Stanford education professor Sam Wineburg, the country’s leading voice in the field of history education, claimed that A People’s History is defined by “yes-type questions,” the kind of questions that send the historian into the past “armed with a wish list.” As Wineburg puts it, “those who ask yes-type questions end up getting what they want.” He chided Zinn for writing with “thunderous certainty” and for substituting “one monolithic reading of the past for another.”

Duberman also criticizes A People’s History of the United States, but he is not as harsh as Kazin and Wineburg. He admits that the book is a simplistic rendering of history in which Zinn often proposes “black and white answers.” Duberman is quick to point out that Zinn’s attacks on the so-called American dream fail to recognize that many immigrants did indeed find a happy and fulfilling life on American shores. He also criticizes Zinn for being so wedded to a story driven by race and class that he virtually ignored religion, ethnicity, feminism, and the gay-rights movement. But Duberman also defends his friend against critics, like Genovese, who claimed that Zinn’s survey of U.S. history was too subjective and ideologically driven.

Sometimes Duberman’s praise for Zinn’s “life on the left” leads him in directions that might cause readers to raise an eyebrow. For example, an entire generation of social historians in the 1960s and 1970s wrote deeply researched, nuanced and groundbreaking treatments of class, poverty, race and slavery—and they might well be offended by Duberman’s suggestion that Zinn should get the “lion’s share of credit” for the revision of history textbooks.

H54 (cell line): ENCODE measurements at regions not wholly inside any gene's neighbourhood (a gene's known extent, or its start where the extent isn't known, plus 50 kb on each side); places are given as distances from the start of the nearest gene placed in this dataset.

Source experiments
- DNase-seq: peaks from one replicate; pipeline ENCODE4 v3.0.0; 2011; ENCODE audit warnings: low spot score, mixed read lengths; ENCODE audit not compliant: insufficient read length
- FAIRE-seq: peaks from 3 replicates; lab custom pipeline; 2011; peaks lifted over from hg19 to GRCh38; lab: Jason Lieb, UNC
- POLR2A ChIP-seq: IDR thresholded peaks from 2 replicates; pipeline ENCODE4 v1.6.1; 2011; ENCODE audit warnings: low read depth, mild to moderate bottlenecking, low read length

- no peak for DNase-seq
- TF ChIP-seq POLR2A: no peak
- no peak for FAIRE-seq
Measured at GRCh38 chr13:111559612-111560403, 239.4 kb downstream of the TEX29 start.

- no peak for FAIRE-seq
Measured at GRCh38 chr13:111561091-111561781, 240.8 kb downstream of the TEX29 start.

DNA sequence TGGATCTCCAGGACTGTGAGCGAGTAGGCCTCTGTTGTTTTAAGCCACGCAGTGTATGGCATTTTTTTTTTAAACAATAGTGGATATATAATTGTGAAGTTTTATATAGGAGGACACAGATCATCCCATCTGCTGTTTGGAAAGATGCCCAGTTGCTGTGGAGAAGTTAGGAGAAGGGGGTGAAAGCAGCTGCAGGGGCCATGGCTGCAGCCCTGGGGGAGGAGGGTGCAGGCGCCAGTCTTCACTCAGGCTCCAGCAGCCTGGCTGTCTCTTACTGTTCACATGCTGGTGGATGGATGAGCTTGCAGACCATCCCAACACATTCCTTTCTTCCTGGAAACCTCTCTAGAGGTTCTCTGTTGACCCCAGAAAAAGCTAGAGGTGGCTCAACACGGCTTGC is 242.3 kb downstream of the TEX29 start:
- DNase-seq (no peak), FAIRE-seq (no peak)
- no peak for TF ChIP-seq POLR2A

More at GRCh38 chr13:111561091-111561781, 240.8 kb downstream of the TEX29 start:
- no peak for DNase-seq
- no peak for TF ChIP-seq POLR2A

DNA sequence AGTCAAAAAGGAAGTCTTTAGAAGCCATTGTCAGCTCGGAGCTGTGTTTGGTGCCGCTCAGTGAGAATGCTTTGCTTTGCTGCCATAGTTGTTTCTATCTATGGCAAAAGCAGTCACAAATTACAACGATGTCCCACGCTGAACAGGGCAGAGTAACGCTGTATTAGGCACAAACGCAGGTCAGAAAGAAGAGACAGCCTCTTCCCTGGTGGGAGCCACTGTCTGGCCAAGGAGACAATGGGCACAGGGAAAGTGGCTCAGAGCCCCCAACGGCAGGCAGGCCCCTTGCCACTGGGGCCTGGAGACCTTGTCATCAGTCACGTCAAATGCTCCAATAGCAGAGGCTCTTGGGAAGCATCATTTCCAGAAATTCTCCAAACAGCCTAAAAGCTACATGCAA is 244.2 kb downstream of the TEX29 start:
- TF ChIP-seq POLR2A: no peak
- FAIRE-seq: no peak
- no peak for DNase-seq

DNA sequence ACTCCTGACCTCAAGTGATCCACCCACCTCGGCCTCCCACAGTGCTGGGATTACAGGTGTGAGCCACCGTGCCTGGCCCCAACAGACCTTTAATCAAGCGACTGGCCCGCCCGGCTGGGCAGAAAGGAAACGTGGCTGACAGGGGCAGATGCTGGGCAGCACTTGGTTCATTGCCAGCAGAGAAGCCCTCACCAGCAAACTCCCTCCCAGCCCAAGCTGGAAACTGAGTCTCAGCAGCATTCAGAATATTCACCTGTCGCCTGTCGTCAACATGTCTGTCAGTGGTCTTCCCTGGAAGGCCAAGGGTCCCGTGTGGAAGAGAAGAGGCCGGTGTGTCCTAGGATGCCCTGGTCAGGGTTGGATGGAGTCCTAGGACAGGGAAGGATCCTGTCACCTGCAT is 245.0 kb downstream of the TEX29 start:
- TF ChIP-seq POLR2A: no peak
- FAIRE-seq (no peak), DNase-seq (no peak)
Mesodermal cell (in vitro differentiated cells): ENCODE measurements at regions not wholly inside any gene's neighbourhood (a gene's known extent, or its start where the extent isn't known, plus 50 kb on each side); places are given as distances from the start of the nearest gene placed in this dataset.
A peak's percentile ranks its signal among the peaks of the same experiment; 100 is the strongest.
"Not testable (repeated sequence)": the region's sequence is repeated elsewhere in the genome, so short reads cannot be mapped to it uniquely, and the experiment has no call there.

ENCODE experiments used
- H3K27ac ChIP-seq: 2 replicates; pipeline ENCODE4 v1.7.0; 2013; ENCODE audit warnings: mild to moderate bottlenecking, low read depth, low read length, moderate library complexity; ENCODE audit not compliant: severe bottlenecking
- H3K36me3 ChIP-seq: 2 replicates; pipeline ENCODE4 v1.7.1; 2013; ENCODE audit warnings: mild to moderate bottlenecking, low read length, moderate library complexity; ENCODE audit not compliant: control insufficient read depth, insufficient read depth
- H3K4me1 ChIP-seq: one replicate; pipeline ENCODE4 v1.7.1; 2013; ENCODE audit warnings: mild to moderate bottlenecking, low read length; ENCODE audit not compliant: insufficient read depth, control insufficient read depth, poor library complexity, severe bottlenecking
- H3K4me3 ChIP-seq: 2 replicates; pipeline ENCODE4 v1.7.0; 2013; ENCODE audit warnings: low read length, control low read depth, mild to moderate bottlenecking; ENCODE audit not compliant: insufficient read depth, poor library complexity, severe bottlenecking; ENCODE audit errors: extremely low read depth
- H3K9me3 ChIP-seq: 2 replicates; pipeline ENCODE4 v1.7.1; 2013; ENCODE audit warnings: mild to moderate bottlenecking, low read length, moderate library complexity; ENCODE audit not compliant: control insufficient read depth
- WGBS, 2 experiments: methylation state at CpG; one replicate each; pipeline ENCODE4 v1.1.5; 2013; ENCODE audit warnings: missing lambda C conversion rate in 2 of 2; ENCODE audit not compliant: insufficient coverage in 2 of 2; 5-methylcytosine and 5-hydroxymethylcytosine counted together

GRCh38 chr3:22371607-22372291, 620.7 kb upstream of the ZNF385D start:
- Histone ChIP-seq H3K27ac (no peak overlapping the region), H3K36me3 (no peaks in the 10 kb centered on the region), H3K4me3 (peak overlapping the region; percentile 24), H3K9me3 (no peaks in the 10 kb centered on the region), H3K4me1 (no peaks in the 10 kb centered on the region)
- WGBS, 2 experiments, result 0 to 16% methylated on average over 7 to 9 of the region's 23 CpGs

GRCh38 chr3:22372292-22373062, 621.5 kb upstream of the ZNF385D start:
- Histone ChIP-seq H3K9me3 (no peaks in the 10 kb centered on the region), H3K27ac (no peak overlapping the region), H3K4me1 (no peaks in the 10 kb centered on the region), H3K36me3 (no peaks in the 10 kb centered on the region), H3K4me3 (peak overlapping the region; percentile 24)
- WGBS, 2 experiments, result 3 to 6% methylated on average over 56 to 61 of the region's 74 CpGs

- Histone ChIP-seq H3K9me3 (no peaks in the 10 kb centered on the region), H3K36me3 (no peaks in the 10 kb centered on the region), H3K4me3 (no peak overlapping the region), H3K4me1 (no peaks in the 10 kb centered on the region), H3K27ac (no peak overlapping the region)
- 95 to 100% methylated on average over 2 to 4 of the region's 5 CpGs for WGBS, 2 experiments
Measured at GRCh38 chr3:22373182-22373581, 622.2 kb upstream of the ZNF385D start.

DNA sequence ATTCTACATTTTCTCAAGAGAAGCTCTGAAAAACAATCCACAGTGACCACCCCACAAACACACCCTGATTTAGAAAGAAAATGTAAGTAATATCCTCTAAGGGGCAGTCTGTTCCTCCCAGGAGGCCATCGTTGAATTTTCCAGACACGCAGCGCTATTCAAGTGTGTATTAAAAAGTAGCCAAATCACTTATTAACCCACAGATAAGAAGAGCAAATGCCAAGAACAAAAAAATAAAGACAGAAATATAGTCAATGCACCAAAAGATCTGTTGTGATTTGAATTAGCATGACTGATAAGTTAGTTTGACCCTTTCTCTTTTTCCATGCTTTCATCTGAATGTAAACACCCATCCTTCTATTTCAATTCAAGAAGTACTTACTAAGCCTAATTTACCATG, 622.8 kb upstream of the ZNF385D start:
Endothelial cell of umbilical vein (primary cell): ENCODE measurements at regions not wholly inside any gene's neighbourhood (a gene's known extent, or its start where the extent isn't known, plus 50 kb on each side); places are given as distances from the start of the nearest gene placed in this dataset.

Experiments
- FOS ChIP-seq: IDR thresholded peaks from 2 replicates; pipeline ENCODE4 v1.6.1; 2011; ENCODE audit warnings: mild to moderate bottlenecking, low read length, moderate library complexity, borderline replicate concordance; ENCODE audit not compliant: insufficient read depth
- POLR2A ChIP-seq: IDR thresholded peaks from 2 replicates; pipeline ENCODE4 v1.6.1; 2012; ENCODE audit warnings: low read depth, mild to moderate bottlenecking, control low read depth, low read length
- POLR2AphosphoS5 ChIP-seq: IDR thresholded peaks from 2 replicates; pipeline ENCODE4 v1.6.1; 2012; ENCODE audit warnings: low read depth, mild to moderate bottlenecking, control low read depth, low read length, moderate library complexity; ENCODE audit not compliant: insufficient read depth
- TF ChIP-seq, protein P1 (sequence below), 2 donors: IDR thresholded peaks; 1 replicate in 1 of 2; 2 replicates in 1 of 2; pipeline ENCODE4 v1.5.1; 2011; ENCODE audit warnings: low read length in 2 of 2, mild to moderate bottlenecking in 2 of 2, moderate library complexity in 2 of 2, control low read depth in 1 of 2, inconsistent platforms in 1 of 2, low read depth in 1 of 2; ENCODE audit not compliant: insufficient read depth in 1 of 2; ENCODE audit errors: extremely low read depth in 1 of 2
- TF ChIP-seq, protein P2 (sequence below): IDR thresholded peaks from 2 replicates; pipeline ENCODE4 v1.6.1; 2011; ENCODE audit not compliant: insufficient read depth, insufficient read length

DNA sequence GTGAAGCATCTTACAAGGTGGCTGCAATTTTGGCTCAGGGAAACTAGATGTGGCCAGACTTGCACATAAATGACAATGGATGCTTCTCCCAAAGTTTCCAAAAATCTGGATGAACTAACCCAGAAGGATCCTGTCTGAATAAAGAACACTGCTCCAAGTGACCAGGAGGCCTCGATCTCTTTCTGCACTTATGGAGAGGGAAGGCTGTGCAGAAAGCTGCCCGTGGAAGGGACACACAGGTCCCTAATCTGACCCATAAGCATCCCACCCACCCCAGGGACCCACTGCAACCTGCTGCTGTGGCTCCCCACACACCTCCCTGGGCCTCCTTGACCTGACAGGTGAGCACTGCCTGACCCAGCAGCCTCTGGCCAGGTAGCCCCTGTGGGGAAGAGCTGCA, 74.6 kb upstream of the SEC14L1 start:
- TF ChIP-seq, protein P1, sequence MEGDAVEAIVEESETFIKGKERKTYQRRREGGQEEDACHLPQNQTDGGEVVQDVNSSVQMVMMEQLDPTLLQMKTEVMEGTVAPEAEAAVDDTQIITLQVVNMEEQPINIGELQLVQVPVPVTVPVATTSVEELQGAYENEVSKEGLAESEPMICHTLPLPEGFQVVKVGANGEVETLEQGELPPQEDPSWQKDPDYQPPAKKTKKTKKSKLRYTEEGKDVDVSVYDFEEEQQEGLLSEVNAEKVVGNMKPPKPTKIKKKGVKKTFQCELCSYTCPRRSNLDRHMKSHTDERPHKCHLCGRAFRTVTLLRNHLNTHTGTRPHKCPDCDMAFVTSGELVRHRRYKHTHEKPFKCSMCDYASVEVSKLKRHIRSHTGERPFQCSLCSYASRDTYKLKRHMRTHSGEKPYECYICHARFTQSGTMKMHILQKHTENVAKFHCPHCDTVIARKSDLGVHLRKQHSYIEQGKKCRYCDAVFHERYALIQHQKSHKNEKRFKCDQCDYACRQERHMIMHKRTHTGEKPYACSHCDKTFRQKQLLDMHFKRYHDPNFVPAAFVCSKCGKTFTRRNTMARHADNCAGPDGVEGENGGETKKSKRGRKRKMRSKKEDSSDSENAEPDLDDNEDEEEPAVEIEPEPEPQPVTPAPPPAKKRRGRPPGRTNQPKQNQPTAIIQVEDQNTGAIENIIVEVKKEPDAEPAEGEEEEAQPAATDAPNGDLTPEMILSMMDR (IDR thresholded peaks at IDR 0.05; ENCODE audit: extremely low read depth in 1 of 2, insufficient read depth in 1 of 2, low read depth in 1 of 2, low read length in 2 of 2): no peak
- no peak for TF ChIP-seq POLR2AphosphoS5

The biography is filled with diatribes in which Duberman veers from his subject to endorse the causes that Zinn championed; it left me wondering whether I was reading a work of history or a political tract. And in one of the most unusual passages of the book, Duberman justifies Zinn’s extramarital affairs by appealing to psychological studies affirming that short-term sexual relationships outside of marriage are a “successful formula” for “maintaining a good lifelong relationship” with one’s spouse.

There will inevitably be future biographies of this self-proclaimed radical that will benefit from being farther removed, in terms of both chronology and personal acquaintance, from their subject.